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Postmedia President and CEO Paul Godfrey received a $900,000 retention bonus in 2016. (Mark Blinch For The Globe and Mail)
Postmedia President and CEO Paul Godfrey received a $900,000 retention bonus in 2016. (Mark Blinch For The Globe and Mail)

Postmedia executives receive $2.3-million in retention bonuses Add to ...

Amid another year of dramatic restructuring at Postmedia Network Canada Corp., the company’s five most senior executives were awarded nearly $2.3-million in retention bonuses.

The payouts, which are outlined in company disclosures filed on Wednesday, are tied to a recent debt restructuring that wiped out more than $268-million (U.S.) in debt, thereby reducing the company’s interest payments by about $50-million (Canadian) each year.

Canada’s largest newspaper chain has endured a trying 2016 fiscal year that saw the company merge competing newsrooms in major cities, cut hundreds of jobs, offer staff buyouts and close a printing plant in London, Ont. The filings show that the five executives were not awarded regular short-term incentives because they missed a consolidated operating-profit target of $125-million, recording just $82.3-million for the fiscal year.

The retention bonuses were created “to ensure that key employees remained with Postmedia both during and after the Recapitalization Transaction,” which was announced on July 7 and closed on Oct. 5, according to the documents.

“It’s not uncommon in transactions like this for a key employee-retention program to be put into place as it was here, which was approved by the board and benchmarked against other similar transactions that have happened,” said Phyllise Gelfand, the company’s spokeswoman.

Rod Phillips, chair of the board of directors, was not available to comment.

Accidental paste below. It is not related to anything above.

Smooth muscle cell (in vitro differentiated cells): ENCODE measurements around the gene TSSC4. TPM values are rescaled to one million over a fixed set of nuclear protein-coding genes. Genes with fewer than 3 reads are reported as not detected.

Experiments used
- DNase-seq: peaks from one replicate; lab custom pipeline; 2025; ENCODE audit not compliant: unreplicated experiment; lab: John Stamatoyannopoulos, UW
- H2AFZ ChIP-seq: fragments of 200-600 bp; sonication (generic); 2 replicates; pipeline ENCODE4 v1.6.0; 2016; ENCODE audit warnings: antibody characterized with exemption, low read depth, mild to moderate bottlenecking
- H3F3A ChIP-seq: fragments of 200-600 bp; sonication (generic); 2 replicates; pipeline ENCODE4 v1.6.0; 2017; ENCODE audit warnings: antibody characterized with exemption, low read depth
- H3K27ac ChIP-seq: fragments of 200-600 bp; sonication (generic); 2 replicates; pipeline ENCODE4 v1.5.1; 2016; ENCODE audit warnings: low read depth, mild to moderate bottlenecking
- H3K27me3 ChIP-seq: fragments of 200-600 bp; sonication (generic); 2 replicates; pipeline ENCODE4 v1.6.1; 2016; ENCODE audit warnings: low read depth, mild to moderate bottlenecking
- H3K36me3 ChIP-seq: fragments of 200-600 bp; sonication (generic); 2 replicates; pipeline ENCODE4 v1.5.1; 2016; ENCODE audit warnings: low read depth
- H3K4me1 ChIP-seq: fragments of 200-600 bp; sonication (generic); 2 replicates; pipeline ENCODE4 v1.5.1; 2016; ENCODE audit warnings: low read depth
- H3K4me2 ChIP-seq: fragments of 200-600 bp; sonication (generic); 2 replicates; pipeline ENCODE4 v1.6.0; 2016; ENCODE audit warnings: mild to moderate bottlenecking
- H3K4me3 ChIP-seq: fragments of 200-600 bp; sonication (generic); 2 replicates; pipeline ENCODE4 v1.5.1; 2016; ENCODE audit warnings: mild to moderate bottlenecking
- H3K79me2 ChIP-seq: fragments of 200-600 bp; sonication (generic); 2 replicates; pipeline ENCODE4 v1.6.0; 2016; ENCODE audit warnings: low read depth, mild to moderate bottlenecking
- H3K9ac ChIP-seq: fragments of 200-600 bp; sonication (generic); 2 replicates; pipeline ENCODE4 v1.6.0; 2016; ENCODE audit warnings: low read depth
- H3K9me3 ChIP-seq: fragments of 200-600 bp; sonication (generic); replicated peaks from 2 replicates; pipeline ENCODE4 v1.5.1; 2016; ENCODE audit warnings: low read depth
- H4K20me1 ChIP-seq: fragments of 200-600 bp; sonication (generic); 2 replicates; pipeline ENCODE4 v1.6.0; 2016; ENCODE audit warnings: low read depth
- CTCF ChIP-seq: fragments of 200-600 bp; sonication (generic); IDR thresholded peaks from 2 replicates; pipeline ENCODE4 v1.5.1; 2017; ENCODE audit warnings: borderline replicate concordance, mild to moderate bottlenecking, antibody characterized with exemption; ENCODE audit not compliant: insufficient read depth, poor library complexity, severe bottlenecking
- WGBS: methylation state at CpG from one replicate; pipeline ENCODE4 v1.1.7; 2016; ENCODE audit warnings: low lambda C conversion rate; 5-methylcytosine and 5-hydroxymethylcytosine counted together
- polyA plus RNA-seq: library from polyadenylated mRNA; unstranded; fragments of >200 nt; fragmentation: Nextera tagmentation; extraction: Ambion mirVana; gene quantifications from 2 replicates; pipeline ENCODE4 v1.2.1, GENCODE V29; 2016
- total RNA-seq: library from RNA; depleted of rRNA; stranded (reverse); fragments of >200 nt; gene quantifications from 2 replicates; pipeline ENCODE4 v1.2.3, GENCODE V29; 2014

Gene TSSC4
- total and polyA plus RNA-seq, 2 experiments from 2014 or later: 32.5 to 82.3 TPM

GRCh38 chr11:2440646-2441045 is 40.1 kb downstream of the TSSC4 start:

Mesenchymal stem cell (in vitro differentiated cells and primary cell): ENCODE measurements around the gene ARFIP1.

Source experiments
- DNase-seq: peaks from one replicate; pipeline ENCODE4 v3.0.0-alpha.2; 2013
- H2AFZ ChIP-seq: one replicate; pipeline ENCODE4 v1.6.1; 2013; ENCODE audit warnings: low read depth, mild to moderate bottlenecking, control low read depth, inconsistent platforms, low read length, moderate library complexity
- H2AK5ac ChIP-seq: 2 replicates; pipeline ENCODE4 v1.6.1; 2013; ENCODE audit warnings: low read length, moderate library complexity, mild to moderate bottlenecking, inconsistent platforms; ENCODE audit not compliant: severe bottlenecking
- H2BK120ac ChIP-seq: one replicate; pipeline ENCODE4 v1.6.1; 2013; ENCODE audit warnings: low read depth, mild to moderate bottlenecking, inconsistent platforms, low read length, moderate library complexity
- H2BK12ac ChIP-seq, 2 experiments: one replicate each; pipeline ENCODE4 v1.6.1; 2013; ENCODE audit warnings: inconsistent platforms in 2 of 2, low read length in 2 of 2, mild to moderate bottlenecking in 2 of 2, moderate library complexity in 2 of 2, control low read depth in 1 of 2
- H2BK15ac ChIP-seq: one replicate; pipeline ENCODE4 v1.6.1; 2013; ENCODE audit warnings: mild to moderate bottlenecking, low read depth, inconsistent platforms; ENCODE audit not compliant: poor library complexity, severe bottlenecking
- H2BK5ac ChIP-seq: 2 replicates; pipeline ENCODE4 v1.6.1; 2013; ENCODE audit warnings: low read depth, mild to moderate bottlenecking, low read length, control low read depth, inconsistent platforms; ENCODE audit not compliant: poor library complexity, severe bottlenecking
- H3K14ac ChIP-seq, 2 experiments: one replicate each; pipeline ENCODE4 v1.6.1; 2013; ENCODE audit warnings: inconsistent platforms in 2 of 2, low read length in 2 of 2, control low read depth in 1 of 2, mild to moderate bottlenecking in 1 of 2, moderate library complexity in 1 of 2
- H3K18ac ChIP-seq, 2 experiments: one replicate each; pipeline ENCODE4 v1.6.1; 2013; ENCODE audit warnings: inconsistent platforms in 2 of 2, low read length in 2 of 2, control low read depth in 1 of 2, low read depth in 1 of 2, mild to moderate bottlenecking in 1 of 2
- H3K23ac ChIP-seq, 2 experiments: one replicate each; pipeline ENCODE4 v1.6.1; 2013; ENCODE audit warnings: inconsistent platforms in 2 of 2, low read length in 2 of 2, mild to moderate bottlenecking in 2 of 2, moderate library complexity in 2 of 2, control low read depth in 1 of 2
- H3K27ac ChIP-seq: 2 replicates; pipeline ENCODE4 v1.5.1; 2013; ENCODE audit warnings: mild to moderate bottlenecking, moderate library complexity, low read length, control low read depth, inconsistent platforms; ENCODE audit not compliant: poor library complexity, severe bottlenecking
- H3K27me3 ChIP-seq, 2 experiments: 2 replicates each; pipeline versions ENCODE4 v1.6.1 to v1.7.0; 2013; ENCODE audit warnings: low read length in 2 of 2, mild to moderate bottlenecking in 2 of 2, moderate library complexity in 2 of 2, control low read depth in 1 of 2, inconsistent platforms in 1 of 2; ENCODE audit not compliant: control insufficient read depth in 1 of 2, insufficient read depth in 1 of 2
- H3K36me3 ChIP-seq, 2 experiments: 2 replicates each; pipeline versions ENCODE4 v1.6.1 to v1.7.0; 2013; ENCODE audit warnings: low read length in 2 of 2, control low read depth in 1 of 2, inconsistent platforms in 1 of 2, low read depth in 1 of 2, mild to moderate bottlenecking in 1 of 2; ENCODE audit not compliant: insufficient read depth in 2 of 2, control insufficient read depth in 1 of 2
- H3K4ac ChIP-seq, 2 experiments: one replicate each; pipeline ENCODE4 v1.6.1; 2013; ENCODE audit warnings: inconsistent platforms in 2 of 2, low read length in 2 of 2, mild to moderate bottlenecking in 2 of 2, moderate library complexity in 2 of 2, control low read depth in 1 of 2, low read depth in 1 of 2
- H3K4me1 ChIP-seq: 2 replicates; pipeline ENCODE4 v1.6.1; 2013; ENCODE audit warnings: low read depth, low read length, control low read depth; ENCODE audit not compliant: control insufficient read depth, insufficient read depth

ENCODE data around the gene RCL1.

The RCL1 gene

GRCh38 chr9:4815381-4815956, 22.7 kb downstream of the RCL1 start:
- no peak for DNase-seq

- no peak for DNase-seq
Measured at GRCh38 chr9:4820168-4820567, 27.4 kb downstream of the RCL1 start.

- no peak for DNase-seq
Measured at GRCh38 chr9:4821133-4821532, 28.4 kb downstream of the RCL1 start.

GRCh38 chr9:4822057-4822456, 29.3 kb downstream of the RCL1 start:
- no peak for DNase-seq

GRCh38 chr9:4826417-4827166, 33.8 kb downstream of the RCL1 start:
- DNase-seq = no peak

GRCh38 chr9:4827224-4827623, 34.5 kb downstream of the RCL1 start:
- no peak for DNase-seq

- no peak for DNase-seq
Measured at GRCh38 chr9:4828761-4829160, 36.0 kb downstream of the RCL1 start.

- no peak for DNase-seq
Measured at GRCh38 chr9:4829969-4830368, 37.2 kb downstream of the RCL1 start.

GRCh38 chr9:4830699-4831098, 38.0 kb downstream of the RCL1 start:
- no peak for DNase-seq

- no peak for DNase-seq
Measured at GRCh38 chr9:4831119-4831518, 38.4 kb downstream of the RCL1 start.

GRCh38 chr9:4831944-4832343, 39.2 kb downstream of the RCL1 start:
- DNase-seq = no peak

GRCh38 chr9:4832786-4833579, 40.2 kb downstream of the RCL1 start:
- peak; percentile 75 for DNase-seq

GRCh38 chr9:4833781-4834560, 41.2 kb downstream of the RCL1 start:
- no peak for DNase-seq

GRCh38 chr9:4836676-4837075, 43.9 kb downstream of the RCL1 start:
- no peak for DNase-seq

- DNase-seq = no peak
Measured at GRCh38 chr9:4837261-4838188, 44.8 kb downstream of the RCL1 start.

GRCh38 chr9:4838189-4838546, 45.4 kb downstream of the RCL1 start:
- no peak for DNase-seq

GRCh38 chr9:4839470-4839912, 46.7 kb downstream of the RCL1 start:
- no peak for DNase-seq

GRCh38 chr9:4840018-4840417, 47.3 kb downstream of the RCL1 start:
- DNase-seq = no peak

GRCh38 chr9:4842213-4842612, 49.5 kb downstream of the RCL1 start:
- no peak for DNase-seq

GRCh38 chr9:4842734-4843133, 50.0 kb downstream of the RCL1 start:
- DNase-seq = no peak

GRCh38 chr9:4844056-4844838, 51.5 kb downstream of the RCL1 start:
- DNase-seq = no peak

Total amounts awarded under the plan include $900,000 to president and chief executive officer Paul Godfrey, $450,000 to chief financial officer Doug Lamb, $425,000 to chief operating officer Andrew MacLeod, $300,000 to executive vice-president and legal counsel Jeffrey Haar and $200,000 to Gordon Fisher, president of the National Post and the Pacific Newspaper Group.

The bonuses are due in three instalments, only one of which has been paid so far, with the remaining two due on Dec. 2 and on July 14, 2017, “subject to the satisfaction of certain conditions.” That means only about $1.3-million of the total was accrued in the 2016 fiscal year.

Despite the bonus, Mr. Godfrey’s total compensation declined slightly to $1.66-million in 2016, from $1.76-million in 2015, when Postmedia paid lesser bonuses to executives for negotiating a $316-million deal to purchase the Sun newspapers and related digital properties from Quebecor Inc.

Earlier this month, Postmedia announced it had extended Mr. Godfrey’s contract, which had been due to expire at the end of 2018, for a further two years.

Compensation paid to Mr. Lamb, Mr. MacLeod, Mr. Haar and Mr. Fisher rose in the 2016 fiscal year, though base salaries paid to all five executives remained unchanged.

After announcing the debt restructuring in July, company executives struck a hopeful tone. Mr. Godfrey proclaimed the beginning of “a new chapter for Postmedia,” which owns the National Post, Calgary Herald, Ottawa Citizen and numerous other newspapers. “We’re going to have the ability to invest more,” he said at the time.

But after Postmedia’s net loss ballooned to $99.4-million in the fourth quarter, the company announced the latest in several rounds of aggressive cost-cutting, aiming to slash a further 20 per cent of salary costs as revenue continues to decline.

In the meantime, Postmedia is pursuing new digital ventures and partnerships, as digital advertising revenue has proven too meagre to make up for print ad sales that fell by more than 20 per cent in the latest quarter.

“We take a look at those companies that are digitally oriented and have real growth potential, and we’re working with them,” Mr. Godfrey said in late October.

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